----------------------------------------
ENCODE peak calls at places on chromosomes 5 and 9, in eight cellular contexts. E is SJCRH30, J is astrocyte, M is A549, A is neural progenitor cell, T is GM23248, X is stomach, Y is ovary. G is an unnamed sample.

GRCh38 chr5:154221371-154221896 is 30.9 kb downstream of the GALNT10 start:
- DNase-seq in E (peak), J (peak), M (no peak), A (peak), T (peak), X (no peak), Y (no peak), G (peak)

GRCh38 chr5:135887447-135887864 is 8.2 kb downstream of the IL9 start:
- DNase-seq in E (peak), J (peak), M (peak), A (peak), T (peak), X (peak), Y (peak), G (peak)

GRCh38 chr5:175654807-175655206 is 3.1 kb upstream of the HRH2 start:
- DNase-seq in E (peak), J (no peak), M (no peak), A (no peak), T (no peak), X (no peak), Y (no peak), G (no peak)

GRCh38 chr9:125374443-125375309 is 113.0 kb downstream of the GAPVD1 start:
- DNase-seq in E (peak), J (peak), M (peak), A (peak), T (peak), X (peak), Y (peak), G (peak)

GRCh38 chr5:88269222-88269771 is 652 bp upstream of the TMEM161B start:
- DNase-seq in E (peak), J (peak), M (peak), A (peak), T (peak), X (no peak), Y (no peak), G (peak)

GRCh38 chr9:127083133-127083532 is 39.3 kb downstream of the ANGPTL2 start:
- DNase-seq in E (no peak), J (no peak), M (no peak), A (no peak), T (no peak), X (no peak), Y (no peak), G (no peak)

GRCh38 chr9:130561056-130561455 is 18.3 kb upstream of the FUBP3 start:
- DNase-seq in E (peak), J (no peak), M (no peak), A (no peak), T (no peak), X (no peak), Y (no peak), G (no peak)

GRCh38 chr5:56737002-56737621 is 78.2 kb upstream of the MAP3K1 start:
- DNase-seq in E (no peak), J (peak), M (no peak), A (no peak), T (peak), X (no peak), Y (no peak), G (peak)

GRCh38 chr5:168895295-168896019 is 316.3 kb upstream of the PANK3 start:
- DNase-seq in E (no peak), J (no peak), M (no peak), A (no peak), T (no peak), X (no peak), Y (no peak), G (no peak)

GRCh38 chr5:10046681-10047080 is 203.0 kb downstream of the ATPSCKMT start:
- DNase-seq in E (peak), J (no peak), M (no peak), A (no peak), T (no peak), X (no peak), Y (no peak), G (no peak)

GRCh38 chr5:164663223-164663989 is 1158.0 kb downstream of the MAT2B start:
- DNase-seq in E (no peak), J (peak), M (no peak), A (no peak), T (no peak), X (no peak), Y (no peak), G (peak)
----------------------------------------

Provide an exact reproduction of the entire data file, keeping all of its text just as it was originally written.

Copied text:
ENCODE peak calls at places on chromosomes 5 and 9, in eight cellular contexts. E is SJCRH30, J is astrocyte, M is A549, A is neural progenitor cell, T is GM23248, X is stomach, Y is ovary. G is an unnamed sample.

GRCh38 chr5:154221371-154221896 is 30.9 kb downstream of the GALNT10 start:
- DNase-seq in E (peak), J (peak), M (no peak), A (peak), T (peak), X (no peak), Y (no peak), G (peak)

GRCh38 chr5:135887447-135887864 is 8.2 kb downstream of the IL9 start:
- DNase-seq in E (peak), J (peak), M (peak), A (peak), T (peak), X (peak), Y (peak), G (peak)

GRCh38 chr5:175654807-175655206 is 3.1 kb upstream of the HRH2 start:
- DNase-seq in E (peak), J (no peak), M (no peak), A (no peak), T (no peak), X (no peak), Y (no peak), G (no peak)

GRCh38 chr9:125374443-125375309 is 113.0 kb downstream of the GAPVD1 start:
- DNase-seq in E (peak), J (peak), M (peak), A (peak), T (peak), X (peak), Y (peak), G (peak)

GRCh38 chr5:88269222-88269771 is 652 bp upstream of the TMEM161B start:
- DNase-seq in E (peak), J (peak), M (peak), A (peak), T (peak), X (no peak), Y (no peak), G (peak)

GRCh38 chr9:127083133-127083532 is 39.3 kb downstream of the ANGPTL2 start:
- DNase-seq in E (no peak), J (no peak), M (no peak), A (no peak), T (no peak), X (no peak), Y (no peak), G (no peak)

GRCh38 chr9:130561056-130561455 is 18.3 kb upstream of the FUBP3 start:
- DNase-seq in E (peak), J (no peak), M (no peak), A (no peak), T (no peak), X (no peak), Y (no peak), G (no peak)

GRCh38 chr5:56737002-56737621 is 78.2 kb upstream of the MAP3K1 start:
- DNase-seq in E (no peak), J (peak), M (no peak), A (no peak), T (peak), X (no peak), Y (no peak), G (peak)

GRCh38 chr5:168895295-168896019 is 316.3 kb upstream of the PANK3 start:
- DNase-seq in E (no peak), J (no peak), M (no peak), A (no peak), T (no peak), X (no peak), Y (no peak), G (no peak)

GRCh38 chr5:10046681-10047080 is 203.0 kb downstream of the ATPSCKMT start:
- DNase-seq in E (peak), J (no peak), M (no peak), A (no peak), T (no peak), X (no peak), Y (no peak), G (no peak)

GRCh38 chr5:164663223-164663989 is 1158.0 kb downstream of the MAT2B start:
- DNase-seq in E (no peak), J (peak), M (no peak), A (no peak), T (no peak), X (no peak), Y (no peak), G (peak)